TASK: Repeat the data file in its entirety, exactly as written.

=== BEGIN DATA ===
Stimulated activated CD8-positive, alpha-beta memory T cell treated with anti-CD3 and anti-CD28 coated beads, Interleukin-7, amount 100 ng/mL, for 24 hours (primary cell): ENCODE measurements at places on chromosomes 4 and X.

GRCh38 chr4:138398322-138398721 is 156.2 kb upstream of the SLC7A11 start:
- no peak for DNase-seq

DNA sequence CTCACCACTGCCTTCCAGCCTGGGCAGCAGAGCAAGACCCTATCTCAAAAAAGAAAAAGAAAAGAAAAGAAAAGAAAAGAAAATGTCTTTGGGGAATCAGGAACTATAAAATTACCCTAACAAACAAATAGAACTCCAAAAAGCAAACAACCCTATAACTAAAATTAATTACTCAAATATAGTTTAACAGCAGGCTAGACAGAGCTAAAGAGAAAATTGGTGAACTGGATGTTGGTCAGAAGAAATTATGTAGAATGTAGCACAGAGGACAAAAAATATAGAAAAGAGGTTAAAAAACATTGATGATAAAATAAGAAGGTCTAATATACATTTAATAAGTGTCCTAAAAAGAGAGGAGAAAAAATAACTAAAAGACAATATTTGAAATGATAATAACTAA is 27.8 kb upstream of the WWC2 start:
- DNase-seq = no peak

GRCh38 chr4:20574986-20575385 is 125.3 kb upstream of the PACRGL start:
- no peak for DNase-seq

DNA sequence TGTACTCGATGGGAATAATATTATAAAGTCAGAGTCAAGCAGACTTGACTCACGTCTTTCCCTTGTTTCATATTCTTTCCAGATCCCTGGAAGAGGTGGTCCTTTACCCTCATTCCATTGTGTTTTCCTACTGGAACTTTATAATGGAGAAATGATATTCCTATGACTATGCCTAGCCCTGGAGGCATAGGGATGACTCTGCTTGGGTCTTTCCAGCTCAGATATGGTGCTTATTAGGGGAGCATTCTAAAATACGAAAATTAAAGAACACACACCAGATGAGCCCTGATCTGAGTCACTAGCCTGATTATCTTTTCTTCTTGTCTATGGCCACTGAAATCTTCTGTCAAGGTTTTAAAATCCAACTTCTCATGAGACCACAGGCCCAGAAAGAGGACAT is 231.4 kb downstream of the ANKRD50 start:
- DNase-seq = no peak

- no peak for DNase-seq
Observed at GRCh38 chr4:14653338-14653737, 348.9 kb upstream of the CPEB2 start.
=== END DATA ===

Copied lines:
Stimulated activated CD8-positive, alpha-beta memory T cell treated with anti-CD3 and anti-CD28 coated beads, Interleukin-7, amount 100 ng/mL, for 24 hours (primary cell): ENCODE measurements at places on chromosomes 4 and X.

GRCh38 chr4:138398322-138398721 is 156.2 kb upstream of the SLC7A11 start:
- no peak for DNase-seq

DNA sequence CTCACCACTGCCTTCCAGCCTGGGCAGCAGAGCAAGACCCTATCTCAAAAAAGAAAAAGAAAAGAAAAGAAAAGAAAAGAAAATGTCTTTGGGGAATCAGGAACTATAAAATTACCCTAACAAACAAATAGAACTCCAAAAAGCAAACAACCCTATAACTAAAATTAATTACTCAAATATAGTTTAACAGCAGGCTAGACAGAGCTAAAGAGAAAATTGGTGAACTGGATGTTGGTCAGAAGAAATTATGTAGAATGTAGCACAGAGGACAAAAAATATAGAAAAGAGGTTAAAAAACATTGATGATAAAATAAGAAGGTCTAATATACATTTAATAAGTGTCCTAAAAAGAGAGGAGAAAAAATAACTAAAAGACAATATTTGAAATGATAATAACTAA is 27.8 kb upstream of the WWC2 start:
- DNase-seq = no peak

GRCh38 chr4:20574986-20575385 is 125.3 kb upstream of the PACRGL start:
- no peak for DNase-seq

DNA sequence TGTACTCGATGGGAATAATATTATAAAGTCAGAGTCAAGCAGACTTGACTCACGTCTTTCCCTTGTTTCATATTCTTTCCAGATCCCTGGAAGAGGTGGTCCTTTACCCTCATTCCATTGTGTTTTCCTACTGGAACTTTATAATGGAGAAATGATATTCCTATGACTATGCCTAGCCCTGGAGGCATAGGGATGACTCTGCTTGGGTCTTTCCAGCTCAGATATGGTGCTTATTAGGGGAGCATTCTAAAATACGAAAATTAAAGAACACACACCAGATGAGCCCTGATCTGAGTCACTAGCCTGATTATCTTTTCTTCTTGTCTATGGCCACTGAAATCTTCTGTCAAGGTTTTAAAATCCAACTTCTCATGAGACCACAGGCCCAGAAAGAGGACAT is 231.4 kb downstream of the ANKRD50 start:
- DNase-seq = no peak

- no peak for DNase-seq
Observed at GRCh38 chr4:14653338-14653737, 348.9 kb upstream of the CPEB2 start.